One comment (no longer there) claimed it must be Eton Street as there is no hill in Flora Street and even mentioned a likely weatherboard building in Eton Street that may have been this one. Personally I think that comment was thinking of the original Sutherland Library which I spent many an hour in, just up Eton Street from the Council Chambers.

Another comment from Faye Bray got to the truth:

This post office was definitely on the corner of the princes highway and flora st. Our family moved to Sutherland in 1946 and that is where it was… I also remember on the opposite corner was an old grocery shop with wonky wooden floors and the grocer had to climb ladders to get to items. I have so many memories of Sutherland, we lived in Oxford st for 18 years and watched the first part of the servicemen’s club being built.

I then contributed:

Faye Bray is right. I can remember being in that post office, and Vallance’s Stores next door. In this photo from the Sutherland Library collection you can clearly see the Post Office fence on the right of the photo. Corner of Flora and Old Princes Highway for sure! I was born in 1943 and lived in Sutherland and went to Sutherland Public School from 1949-1954. Lived in Auburn Street then Vermont Street, then from 1956 Kirrawee and then Jannali from 1959… I can vividly remember the sound of morse code being tapped in the telegram office part of that post office.

When I posted both pics on my own Facebook I elaborated:

A touch of colour for old Sutho Post Office, when post offices were just post (and telegraph) offices and not shops selling tat…. Old Princes Highway, corner of Flora Street — near the railway station. Have a look at this one (colourised by me) from the Sutherland Library collection. The Post Office fence is on the right of the photo. I can remember Vallance’s store too! We used to buy chook food, garden stuff and chaff for my brother’s horse there.

Here is that second photo:

Louise D’Arcens (who now lives in the house my family occupied in the 1940s-January 1952) also wondered about the Flora Street “hill”. My theory: ” I suspect that is not a hill but an optical illusion caused by the camera lens* or position. The photographer is somewhere on the north approach to the bridge over the railway. Flora Street also appears wet to me, as if it has been raining.”

* A wide-angle lens can do this to the edges of the field of vision.

But the clincher is this from the reminiscences of Mary Parker, in the Sutherland Shire Library Collection — and I have only just found this!

MK: And Flora Street was just a track in those early days?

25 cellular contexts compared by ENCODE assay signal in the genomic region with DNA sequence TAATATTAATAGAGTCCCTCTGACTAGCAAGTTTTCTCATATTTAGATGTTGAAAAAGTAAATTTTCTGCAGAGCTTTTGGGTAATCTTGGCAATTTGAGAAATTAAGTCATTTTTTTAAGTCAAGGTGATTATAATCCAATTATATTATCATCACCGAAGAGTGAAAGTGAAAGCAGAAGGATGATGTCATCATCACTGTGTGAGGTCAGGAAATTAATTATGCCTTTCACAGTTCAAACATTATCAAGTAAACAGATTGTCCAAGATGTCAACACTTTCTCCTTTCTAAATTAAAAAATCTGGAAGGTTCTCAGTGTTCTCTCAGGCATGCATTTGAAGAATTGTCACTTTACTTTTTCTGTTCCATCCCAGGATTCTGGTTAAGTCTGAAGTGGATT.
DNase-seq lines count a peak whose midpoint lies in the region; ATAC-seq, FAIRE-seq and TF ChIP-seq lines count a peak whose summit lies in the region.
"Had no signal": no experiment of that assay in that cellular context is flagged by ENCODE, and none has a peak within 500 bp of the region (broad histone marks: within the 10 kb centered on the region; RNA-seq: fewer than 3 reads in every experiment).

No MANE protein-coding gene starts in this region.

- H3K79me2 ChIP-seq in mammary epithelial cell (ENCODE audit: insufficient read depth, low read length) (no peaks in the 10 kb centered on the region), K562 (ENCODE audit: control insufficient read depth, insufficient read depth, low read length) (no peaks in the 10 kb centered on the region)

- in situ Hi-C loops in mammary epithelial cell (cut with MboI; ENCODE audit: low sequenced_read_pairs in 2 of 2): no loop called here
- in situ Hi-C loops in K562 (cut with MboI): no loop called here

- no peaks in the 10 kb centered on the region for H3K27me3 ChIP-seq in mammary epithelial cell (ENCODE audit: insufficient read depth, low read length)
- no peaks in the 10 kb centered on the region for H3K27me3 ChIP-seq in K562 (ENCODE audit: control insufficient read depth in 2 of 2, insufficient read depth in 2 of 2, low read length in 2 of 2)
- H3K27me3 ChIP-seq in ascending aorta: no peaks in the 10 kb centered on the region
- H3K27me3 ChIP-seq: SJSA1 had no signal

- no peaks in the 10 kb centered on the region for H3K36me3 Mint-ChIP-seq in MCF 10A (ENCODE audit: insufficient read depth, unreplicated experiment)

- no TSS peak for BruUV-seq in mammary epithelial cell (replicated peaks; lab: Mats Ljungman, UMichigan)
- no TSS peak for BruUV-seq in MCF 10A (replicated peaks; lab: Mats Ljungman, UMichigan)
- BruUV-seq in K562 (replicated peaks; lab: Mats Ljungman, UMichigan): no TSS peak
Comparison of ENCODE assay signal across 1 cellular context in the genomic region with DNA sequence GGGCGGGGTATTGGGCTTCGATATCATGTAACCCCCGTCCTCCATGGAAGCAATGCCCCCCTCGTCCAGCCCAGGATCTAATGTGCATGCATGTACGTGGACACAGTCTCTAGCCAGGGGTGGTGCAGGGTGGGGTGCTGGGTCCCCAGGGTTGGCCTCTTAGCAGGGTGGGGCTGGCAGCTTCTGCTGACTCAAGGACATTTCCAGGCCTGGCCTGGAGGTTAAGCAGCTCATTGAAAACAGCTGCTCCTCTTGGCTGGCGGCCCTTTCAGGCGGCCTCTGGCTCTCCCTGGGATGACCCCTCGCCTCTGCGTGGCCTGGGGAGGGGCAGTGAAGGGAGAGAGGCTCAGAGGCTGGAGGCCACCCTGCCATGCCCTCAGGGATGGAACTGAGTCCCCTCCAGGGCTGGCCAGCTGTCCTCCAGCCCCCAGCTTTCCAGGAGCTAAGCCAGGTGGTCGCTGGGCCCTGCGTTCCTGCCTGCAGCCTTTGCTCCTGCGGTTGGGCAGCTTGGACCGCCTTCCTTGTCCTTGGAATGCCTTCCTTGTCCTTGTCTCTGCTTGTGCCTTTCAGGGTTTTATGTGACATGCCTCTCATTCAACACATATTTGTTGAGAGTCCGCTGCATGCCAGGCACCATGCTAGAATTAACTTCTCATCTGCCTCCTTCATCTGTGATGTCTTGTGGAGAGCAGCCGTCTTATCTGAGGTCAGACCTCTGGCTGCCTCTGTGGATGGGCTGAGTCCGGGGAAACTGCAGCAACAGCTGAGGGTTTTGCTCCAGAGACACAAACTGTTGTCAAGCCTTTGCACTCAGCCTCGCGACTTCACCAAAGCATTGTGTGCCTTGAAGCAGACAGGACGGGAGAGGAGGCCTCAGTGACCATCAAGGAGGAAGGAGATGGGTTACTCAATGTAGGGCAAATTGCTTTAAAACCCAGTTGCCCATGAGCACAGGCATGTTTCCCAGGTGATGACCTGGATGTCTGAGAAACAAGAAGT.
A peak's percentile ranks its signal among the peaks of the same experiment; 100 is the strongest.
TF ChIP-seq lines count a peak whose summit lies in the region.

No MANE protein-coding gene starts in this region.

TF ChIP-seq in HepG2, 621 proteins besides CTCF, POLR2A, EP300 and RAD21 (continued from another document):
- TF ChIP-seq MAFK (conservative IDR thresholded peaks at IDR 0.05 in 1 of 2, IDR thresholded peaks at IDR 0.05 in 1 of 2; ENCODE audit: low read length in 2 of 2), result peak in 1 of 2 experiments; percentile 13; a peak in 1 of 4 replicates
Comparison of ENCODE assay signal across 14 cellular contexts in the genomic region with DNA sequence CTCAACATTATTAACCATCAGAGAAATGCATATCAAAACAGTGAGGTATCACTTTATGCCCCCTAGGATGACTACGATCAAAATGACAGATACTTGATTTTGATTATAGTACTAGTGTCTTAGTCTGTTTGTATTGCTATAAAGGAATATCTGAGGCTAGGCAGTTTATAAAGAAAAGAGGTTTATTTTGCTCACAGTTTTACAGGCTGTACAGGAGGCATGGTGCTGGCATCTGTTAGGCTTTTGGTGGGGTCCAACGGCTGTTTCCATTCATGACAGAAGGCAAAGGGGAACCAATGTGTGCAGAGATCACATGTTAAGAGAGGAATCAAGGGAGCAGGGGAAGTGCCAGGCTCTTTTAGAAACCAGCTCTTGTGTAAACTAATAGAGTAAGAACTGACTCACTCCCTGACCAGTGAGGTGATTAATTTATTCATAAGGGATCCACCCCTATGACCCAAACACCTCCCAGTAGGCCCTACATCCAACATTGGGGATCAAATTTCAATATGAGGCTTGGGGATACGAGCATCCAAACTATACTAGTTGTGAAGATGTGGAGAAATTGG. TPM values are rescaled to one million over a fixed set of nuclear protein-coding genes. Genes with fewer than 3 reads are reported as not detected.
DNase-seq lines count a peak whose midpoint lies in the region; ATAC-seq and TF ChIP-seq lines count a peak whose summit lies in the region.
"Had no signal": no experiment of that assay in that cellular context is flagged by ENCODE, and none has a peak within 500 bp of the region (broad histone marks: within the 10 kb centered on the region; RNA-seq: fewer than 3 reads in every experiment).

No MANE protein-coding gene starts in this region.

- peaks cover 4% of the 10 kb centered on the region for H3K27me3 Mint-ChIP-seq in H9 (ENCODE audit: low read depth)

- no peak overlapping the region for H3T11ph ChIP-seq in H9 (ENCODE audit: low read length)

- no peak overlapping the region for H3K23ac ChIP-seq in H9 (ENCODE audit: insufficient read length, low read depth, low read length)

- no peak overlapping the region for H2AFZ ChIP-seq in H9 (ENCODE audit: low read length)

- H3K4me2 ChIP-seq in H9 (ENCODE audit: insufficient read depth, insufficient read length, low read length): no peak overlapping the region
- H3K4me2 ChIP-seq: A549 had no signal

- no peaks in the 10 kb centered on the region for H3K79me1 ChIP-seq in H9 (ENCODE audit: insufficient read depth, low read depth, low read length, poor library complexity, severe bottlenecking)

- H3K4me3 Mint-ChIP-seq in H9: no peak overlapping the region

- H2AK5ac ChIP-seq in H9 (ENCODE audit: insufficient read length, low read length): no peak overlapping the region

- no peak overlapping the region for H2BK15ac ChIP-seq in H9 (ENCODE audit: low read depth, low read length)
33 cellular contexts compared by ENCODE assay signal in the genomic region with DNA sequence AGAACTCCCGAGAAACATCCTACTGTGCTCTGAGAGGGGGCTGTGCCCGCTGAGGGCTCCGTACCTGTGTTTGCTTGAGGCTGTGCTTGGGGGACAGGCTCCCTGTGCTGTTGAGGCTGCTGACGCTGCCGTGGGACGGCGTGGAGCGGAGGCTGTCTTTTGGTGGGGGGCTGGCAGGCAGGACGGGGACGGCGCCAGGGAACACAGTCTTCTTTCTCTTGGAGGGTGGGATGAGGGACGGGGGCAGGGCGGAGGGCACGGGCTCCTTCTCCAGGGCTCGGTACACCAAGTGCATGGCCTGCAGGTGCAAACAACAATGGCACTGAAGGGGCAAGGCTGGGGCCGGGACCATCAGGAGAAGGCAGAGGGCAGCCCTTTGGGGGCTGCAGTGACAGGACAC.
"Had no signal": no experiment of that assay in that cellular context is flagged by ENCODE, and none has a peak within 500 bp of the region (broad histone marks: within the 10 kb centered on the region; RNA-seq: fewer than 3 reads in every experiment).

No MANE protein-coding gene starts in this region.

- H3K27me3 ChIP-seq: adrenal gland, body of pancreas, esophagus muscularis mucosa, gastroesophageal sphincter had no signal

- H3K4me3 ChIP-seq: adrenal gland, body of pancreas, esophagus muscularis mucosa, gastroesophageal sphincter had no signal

MP: When my parents came there it was just a track – did I tell you on the tape?  Yes, there was a bush track and my mother used to put the lantern on the gate so my father would know that he was approaching the place and nothing for him to trip over a cow that might be lying in the track or fighting his way through cobwebs on the trees, yes.  Then, of course, I always remember Ellem’s shop, the old grocer shop on the corner, Ellem’s.

MK: Somebody mentioned that recently.

MP: Yes, Mrs Ellem’s.

MK: On the corner of where?

MP: On the corner of Flora Street and, what is it, the Princes Highway.

MK: On the north or south side?  No, the post office is on the north side.

MP: It’s where that bank is now.

MK: Right, yes, on the south side.

MP: And then, of course, on the other side was just this post office, just a little wooden building up there.

MK: I remember it, actually.      

MP: Yes, and I always remember the postman would deliver the mail on horseback.

Here is another colourised photo: On the back it says “March 21 aged 9” — Jeanette’s ninth birthday (19 March 1949) being crashed by me, it appears. Left to right: Connie Phipps, Jeanette, me, Gail MacNamara, Deidre Hawke. The Auburn Street house is in the background.


Our neighbour, Tibby Doyle, worked in that Sutherland Post Office. Later, in the 1960s, she worked in Cronulla’s. And the Doyles were no longer in Auburn Street but in Glencoe Street.

Here is the same scene as that 1940 Post Office shot today, thanks to Google Streetview:

From the ramp leading to the bridge across the railway line.

I remember too the sadness in 1952 when King George VI died. Overwhelming really to my 8 year-old self, as just about a month before my much-loved sister Jeanette had died. So with that in mind, and in honour of the Duke of Edinburgh, I finish with a poignant few minutes from Saturday’s funeral.